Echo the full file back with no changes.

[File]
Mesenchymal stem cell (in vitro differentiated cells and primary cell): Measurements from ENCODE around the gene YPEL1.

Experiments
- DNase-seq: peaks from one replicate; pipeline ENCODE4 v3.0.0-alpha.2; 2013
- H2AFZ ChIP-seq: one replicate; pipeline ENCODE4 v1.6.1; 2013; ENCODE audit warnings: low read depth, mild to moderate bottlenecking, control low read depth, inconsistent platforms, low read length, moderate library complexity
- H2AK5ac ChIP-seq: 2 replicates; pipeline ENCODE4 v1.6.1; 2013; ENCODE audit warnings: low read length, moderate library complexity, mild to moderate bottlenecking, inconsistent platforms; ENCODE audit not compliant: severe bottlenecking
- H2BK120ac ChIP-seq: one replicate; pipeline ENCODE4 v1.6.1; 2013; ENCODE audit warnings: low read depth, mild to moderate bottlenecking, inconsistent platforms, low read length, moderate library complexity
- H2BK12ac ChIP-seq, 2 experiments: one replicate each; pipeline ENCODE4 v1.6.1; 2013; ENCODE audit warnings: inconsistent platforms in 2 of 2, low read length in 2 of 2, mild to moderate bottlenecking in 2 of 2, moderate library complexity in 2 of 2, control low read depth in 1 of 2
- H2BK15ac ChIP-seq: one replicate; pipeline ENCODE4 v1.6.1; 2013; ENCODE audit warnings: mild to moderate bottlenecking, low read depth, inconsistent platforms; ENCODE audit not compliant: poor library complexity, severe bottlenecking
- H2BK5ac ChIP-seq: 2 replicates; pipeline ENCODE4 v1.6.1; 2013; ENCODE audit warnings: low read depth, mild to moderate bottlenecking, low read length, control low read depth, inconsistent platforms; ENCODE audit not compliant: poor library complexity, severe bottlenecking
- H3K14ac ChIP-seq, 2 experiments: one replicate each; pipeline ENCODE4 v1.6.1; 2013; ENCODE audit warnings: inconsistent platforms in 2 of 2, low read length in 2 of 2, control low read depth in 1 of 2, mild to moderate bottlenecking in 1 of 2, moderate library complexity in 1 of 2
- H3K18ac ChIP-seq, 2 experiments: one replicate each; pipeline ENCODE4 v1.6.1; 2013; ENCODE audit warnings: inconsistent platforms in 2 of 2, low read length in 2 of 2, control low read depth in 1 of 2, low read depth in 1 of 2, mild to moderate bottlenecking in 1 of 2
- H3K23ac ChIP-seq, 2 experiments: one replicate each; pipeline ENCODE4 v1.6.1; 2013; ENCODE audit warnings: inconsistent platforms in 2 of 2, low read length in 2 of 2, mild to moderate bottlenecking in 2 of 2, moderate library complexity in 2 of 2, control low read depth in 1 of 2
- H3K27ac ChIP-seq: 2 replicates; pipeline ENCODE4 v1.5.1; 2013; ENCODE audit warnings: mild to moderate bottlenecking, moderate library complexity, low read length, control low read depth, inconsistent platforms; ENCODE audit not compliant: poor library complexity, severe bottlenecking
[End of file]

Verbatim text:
Mesenchymal stem cell (in vitro differentiated cells and primary cell): Measurements from ENCODE around the gene YPEL1.

Experiments
- DNase-seq: peaks from one replicate; pipeline ENCODE4 v3.0.0-alpha.2; 2013
- H2AFZ ChIP-seq: one replicate; pipeline ENCODE4 v1.6.1; 2013; ENCODE audit warnings: low read depth, mild to moderate bottlenecking, control low read depth, inconsistent platforms, low read length, moderate library complexity
- H2AK5ac ChIP-seq: 2 replicates; pipeline ENCODE4 v1.6.1; 2013; ENCODE audit warnings: low read length, moderate library complexity, mild to moderate bottlenecking, inconsistent platforms; ENCODE audit not compliant: severe bottlenecking
- H2BK120ac ChIP-seq: one replicate; pipeline ENCODE4 v1.6.1; 2013; ENCODE audit warnings: low read depth, mild to moderate bottlenecking, inconsistent platforms, low read length, moderate library complexity
- H2BK12ac ChIP-seq, 2 experiments: one replicate each; pipeline ENCODE4 v1.6.1; 2013; ENCODE audit warnings: inconsistent platforms in 2 of 2, low read length in 2 of 2, mild to moderate bottlenecking in 2 of 2, moderate library complexity in 2 of 2, control low read depth in 1 of 2
- H2BK15ac ChIP-seq: one replicate; pipeline ENCODE4 v1.6.1; 2013; ENCODE audit warnings: mild to moderate bottlenecking, low read depth, inconsistent platforms; ENCODE audit not compliant: poor library complexity, severe bottlenecking
- H2BK5ac ChIP-seq: 2 replicates; pipeline ENCODE4 v1.6.1; 2013; ENCODE audit warnings: low read depth, mild to moderate bottlenecking, low read length, control low read depth, inconsistent platforms; ENCODE audit not compliant: poor library complexity, severe bottlenecking
- H3K14ac ChIP-seq, 2 experiments: one replicate each; pipeline ENCODE4 v1.6.1; 2013; ENCODE audit warnings: inconsistent platforms in 2 of 2, low read length in 2 of 2, control low read depth in 1 of 2, mild to moderate bottlenecking in 1 of 2, moderate library complexity in 1 of 2
- H3K18ac ChIP-seq, 2 experiments: one replicate each; pipeline ENCODE4 v1.6.1; 2013; ENCODE audit warnings: inconsistent platforms in 2 of 2, low read length in 2 of 2, control low read depth in 1 of 2, low read depth in 1 of 2, mild to moderate bottlenecking in 1 of 2
- H3K23ac ChIP-seq, 2 experiments: one replicate each; pipeline ENCODE4 v1.6.1; 2013; ENCODE audit warnings: inconsistent platforms in 2 of 2, low read length in 2 of 2, mild to moderate bottlenecking in 2 of 2, moderate library complexity in 2 of 2, control low read depth in 1 of 2
- H3K27ac ChIP-seq: 2 replicates; pipeline ENCODE4 v1.5.1; 2013; ENCODE audit warnings: mild to moderate bottlenecking, moderate library complexity, low read length, control low read depth, inconsistent platforms; ENCODE audit not compliant: poor library complexity, severe bottlenecking